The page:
Bachmann should be careful with her statements
Published: Wednesday, August 31, 2011
Updated: Wednesday, August 31, 2011 00:08
Rep. Michele Bachmann (R-Minn.) has spent the last weekend campaigning in Florida for her GOP presidential primary, but she may be doing more harm to her cause than good.
During a rally in Sarasota on Sunday, Bachmann drew controversy after suggesting that Hurricane Irene and the earthquake that rocked the East Coast last week represented God's dissatisfaction with American politics.
"I don't know how much God has to do to get the attention of the politicians," she said. "We've had an earthquake; we've had a hurricane. He said, ‘Are you going to start listening to me here?'"
On Monday, she tried to dismiss her comments as a joke, according to the Guardian, saying, "Of course I was being humorous when I said that. It would be absurd to think it was anything else."
Either way, Bachmann does herself no favors. If she was indeed joking, she risks alienating her evangelical base by making light of God and perhaps their own agreement. If she was being serious, she risks alienating more moderate voters.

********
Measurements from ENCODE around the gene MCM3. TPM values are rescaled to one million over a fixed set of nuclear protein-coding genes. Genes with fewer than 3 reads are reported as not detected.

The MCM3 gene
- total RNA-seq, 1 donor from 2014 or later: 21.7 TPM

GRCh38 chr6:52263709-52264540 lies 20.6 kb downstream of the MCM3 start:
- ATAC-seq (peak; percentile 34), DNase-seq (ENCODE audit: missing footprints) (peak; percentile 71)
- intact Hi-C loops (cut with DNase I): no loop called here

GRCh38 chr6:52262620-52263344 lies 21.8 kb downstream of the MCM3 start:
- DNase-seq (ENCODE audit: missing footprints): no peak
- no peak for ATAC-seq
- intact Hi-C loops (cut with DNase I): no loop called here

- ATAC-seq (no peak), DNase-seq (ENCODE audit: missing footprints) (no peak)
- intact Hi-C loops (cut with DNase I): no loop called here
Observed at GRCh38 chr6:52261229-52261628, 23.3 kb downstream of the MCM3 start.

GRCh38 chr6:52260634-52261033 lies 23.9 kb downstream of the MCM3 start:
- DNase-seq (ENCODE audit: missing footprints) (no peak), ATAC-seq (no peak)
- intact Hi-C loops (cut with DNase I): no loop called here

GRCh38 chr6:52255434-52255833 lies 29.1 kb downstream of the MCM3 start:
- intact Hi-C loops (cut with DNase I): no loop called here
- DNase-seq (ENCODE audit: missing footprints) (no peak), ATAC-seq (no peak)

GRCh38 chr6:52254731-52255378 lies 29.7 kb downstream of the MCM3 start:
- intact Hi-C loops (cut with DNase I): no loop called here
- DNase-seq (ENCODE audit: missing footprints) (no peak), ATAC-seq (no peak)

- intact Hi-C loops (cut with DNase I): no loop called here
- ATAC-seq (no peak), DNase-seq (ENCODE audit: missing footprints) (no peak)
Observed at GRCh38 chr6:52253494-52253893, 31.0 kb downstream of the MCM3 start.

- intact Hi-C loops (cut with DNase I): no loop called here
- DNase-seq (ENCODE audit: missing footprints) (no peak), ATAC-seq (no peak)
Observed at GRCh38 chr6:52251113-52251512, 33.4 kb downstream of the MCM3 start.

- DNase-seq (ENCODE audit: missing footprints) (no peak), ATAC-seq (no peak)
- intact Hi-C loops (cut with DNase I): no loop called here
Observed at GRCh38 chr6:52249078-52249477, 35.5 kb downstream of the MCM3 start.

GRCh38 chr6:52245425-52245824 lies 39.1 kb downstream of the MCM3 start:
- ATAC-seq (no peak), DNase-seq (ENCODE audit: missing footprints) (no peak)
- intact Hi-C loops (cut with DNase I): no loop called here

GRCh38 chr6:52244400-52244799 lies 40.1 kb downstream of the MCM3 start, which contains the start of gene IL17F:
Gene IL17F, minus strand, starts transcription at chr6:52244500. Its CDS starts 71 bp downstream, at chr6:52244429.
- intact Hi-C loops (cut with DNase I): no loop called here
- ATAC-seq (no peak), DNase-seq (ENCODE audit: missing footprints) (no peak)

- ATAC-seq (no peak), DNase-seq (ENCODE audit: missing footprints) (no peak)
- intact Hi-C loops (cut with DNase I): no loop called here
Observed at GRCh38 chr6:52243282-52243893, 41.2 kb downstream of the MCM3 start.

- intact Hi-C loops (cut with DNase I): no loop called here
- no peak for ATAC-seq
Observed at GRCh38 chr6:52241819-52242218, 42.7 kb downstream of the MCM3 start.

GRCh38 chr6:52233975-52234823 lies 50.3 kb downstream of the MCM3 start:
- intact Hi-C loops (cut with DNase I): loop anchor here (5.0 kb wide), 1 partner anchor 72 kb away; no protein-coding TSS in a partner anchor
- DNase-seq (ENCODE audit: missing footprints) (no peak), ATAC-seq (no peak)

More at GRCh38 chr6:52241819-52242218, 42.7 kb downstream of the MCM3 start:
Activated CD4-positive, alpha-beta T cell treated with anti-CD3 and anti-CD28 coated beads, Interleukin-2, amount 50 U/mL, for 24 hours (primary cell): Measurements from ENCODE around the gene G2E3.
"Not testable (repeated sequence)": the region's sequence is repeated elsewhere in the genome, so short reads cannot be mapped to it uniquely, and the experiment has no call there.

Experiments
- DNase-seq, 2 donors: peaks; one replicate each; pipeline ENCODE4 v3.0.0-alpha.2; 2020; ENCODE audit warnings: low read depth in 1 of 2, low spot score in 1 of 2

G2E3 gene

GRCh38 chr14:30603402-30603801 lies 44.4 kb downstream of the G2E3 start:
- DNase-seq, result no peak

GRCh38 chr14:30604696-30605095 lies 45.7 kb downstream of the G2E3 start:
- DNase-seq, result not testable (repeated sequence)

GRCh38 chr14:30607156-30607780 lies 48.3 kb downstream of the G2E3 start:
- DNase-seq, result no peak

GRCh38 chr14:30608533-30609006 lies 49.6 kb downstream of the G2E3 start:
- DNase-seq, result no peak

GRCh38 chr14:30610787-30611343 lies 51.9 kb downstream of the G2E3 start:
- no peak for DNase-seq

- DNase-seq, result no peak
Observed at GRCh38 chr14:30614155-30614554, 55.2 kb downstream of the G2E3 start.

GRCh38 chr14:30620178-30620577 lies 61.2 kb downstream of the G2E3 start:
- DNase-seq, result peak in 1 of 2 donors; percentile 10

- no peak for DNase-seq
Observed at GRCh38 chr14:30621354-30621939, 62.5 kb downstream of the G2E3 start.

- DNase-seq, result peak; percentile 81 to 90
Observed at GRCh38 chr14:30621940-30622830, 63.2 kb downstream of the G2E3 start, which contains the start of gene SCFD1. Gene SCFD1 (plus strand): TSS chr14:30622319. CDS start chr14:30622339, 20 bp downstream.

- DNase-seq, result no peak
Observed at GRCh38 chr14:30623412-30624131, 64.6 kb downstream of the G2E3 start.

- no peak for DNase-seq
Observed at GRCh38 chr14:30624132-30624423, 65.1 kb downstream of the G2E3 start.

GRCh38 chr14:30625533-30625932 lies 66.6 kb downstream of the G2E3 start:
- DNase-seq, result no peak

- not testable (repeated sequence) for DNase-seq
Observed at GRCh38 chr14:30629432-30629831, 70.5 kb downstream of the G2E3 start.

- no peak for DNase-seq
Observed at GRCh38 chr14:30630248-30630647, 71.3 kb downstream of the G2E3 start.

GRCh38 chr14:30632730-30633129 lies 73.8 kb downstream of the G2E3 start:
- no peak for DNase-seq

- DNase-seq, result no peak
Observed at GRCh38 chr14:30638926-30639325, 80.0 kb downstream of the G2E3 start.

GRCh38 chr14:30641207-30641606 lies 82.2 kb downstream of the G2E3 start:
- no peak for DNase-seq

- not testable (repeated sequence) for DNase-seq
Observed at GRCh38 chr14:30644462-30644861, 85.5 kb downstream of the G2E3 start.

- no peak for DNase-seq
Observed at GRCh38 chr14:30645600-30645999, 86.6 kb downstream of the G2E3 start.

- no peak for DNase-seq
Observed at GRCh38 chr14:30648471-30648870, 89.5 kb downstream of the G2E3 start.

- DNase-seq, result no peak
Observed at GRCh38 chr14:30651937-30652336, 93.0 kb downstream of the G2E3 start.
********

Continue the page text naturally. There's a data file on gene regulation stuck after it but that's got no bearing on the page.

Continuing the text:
This most recent gaffe is one in a long line of hyperbolic and outrageous statements from the politician. She has accused former President Bill Clinton of praising Timothy McVeigh, according to thinkprogress.org, and the Philadelphia Inquirer reported that Bachmann even suggested the U.S. government planned to ban lightbulbs while speaking in New Hampshire.
"I think Thomas Edison did a pretty patriotic thing for this country by inventing the lightbulb," she said. "And I think darn well, you New Hampshirites, if you want to buy Thomas Edison's wonderful invention, you should be able to!"
Bachmann still has a strong following right now, coming away as the victor of the Ames straw poll and ranking third amnong current candidates in a CNN/ORC poll released Monday.
Yet, it seems she will no doubt say something more outrageous or offensive before too long, and it may cost her the voters she needs to win the presidential nomination. She may even distance her fan base by uttering her own "Dean Scream" — a term referring to when former Democratic presidential primary candidate Howard Dean yelled at a January 2004 campaign rally in a humorous way that was mocked roundly and lost him much credibility.
Dean initially had a 30-point lead on John Kerry in the New Hampshire primary, according to CNN. Yet, after a loss in the Iowa straw poll and the "Dean Scream," the politician would ultimately come in second place to Kerry in the state's primary.
Bachmann will continue to speak her mind and give an uncensored opinion of what she believes is going on in the U.S. Yet she should remember — every time she puts her foot in her mouth, she distances herself from the chance of becoming president.